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The Ground Beneath Her Feetby Salman Rushdie
Synopses & Reviews
Salman Rushdie's most ambitious and accomplished novel, sure to be hailed as his masterpiece.
At the beginning of this stunning novel, Vina Apsara, a famous and much-loved singer, is caught up in a devastating earthquake and never seen again by human eyes. This is her story, and that of Ormus Cama, the lover who finds, loses, seeks, and again finds her, over and over, throughout his own extraordinary life in music. Their epic romance is narrated by Ormus's childhood friend and Vina's sometime lover, her "back-door man," the photographer Rai, whose astonishing voice, filled with stories, images, myths, anger, wisdom, humor, and love, is perhaps the book's true hero. Telling the story of Ormus and Vina, he finds that he is also revealing his own truths: his human failings, his immortal longings. He is a man caught up in the loves and quarrels of the age's goddesses and gods, but dares to have ambitions of his own. And lives to tell the tale.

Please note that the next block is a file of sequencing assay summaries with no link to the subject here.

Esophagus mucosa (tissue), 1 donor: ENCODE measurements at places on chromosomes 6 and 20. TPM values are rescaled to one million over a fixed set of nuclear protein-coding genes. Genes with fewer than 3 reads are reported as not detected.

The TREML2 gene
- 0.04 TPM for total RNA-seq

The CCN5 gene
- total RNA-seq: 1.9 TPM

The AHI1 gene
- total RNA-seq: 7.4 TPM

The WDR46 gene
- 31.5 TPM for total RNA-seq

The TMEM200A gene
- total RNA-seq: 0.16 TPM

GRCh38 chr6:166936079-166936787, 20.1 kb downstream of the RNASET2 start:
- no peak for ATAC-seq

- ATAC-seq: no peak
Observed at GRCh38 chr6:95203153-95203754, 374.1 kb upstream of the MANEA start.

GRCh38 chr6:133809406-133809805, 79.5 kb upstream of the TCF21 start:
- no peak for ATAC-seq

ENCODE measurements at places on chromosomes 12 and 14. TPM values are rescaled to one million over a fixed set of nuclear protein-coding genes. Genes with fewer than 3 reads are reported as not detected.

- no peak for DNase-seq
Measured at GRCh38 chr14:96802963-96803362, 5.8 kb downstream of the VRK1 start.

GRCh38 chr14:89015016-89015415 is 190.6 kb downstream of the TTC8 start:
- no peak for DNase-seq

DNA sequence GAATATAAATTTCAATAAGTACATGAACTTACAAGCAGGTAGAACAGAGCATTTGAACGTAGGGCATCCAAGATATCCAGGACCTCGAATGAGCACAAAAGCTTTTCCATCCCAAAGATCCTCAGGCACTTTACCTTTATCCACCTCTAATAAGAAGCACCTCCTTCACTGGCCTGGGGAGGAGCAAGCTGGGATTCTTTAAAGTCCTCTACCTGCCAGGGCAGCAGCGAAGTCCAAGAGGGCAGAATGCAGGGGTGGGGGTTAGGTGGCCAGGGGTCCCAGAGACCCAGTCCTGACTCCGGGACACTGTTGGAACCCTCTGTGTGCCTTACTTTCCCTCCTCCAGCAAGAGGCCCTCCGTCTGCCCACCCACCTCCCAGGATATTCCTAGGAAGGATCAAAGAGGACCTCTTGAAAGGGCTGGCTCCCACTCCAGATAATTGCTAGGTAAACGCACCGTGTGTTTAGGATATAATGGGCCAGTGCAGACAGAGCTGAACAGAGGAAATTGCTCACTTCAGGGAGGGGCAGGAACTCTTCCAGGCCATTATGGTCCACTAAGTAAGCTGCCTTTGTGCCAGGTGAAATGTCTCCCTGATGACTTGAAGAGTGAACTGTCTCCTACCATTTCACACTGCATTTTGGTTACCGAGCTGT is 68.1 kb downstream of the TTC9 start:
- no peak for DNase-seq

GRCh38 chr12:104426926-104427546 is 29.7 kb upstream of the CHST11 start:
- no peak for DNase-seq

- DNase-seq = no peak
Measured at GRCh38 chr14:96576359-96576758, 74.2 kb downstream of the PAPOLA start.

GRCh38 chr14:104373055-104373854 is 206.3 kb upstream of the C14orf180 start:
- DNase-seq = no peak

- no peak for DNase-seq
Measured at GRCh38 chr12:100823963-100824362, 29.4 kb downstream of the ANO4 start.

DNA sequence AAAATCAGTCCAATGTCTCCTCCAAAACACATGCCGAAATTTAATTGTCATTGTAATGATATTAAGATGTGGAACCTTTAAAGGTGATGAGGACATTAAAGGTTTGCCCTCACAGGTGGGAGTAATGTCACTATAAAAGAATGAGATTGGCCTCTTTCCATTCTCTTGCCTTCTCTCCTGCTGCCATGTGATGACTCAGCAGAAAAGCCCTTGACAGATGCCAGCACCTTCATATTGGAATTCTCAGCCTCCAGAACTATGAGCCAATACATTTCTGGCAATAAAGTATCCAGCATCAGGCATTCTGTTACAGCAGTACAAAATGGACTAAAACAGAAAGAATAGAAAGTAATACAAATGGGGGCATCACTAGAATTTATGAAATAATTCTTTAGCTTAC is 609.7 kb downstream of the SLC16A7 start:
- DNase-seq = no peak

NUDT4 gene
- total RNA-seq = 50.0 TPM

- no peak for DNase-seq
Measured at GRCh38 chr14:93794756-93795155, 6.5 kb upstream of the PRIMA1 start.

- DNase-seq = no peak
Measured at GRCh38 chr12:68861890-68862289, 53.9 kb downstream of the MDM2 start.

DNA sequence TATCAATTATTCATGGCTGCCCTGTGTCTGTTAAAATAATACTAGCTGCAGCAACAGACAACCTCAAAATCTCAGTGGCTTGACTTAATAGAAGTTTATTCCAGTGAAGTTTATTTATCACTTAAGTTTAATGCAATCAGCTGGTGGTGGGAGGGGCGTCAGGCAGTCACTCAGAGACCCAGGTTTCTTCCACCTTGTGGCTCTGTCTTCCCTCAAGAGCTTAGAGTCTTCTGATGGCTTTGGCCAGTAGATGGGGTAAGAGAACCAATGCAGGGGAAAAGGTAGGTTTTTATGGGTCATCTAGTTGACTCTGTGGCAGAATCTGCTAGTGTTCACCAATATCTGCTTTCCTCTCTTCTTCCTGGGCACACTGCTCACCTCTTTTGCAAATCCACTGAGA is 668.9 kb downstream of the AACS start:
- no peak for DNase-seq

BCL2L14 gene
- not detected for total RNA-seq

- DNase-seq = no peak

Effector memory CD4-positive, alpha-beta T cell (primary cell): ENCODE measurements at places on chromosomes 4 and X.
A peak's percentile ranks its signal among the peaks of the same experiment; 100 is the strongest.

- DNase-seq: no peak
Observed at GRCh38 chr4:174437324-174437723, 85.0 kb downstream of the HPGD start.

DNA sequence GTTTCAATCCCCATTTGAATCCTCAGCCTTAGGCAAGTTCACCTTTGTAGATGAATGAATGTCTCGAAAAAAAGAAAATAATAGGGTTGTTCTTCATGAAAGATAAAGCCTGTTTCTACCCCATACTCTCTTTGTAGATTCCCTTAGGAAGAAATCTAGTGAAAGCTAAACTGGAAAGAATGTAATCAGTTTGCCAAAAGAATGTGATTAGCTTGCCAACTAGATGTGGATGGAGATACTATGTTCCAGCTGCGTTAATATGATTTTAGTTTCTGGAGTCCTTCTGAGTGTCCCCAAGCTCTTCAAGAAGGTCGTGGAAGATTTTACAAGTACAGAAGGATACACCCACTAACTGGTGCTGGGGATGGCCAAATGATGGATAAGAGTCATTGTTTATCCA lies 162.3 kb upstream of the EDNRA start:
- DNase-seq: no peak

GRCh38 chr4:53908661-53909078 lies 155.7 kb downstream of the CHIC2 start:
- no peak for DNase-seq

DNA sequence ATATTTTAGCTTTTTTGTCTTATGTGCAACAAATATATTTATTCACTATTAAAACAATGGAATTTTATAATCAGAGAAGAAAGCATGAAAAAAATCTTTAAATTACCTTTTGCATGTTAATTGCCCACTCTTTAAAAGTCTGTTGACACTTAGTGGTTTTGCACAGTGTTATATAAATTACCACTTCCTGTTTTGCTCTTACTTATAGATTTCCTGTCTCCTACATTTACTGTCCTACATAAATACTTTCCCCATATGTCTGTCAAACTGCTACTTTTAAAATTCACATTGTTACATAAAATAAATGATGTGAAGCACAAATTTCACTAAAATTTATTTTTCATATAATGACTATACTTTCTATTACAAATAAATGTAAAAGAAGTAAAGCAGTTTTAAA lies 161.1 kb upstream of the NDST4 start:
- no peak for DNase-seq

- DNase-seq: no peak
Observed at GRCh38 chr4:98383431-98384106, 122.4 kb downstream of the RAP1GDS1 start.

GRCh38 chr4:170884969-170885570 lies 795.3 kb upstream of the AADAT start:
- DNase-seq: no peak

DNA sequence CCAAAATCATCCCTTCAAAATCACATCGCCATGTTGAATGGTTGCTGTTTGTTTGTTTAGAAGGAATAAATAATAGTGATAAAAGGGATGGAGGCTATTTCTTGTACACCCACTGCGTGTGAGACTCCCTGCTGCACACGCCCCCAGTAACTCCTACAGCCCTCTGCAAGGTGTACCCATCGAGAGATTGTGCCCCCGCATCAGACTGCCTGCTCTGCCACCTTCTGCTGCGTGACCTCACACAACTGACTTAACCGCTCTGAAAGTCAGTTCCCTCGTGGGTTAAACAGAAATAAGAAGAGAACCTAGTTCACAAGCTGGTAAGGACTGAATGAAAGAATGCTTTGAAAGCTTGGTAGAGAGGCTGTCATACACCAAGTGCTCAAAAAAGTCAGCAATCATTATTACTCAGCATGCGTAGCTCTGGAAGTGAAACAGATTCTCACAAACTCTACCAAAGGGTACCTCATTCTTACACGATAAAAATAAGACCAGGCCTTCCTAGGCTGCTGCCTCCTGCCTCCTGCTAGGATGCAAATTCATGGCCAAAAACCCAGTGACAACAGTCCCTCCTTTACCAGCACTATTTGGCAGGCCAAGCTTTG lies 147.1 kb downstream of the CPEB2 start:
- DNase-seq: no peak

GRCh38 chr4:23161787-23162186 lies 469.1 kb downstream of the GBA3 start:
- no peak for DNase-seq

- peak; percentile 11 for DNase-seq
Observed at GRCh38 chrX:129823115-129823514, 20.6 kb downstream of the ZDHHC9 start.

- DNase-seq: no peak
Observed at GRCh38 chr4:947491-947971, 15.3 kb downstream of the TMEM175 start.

Around these three, the uncertain world itself is beginning to tremble and break. Cracks and tears have begun to appear in the fabric of the real. There are glimpses of abysses below the surfaces of things. The Ground Beneath Her Feet is Salman Rushdie's most gripping novel and his boldest imaginative act, a vision of our shaken, mutating times, an engagement with the whole of what is and what might be, an account of the intimate, flawed encounter between the East and the West, a brilliant remaking of the myth of Orpheus, a novel of high (and low) comedy, high (and low) passions, high (and low) culture. It is a tale of love, death, and rock 'n' roll.
In this remaking of the myth of Orpheus, Rushdie tells the story of Vina Apsara, a pop star, and Ormus Cama, an extraordinary songwriter and musician, who captivate and change the world through their music and their romance. Beginning in Bombay in the fifties, moving to London in the sixties, and New York for the last quarter century, the novel pulsates with a half-century of music and celebrates the power rock 'n' roll.
About the Author
Salman Rushdie is the author of six previous novels: Grimus, Midnight's Children, Shame (Owl Books, 0-8050-5310-7), The Satanic Verses (Owl Books, 0-8050-5309-3), Haroun and the Sea of Stories, and The Moor's Last Sigh, as well as one work of short stories titled East, West. He has also published four works of nonfiction: The Jaguar Smile (Owl Books, 0-8050-5311-5), Imaginary Homelands, The Wizard of Oz, and Mirrorwork (coedited with Elizabeth West) (Owl Books, 0-8050-5710-2).
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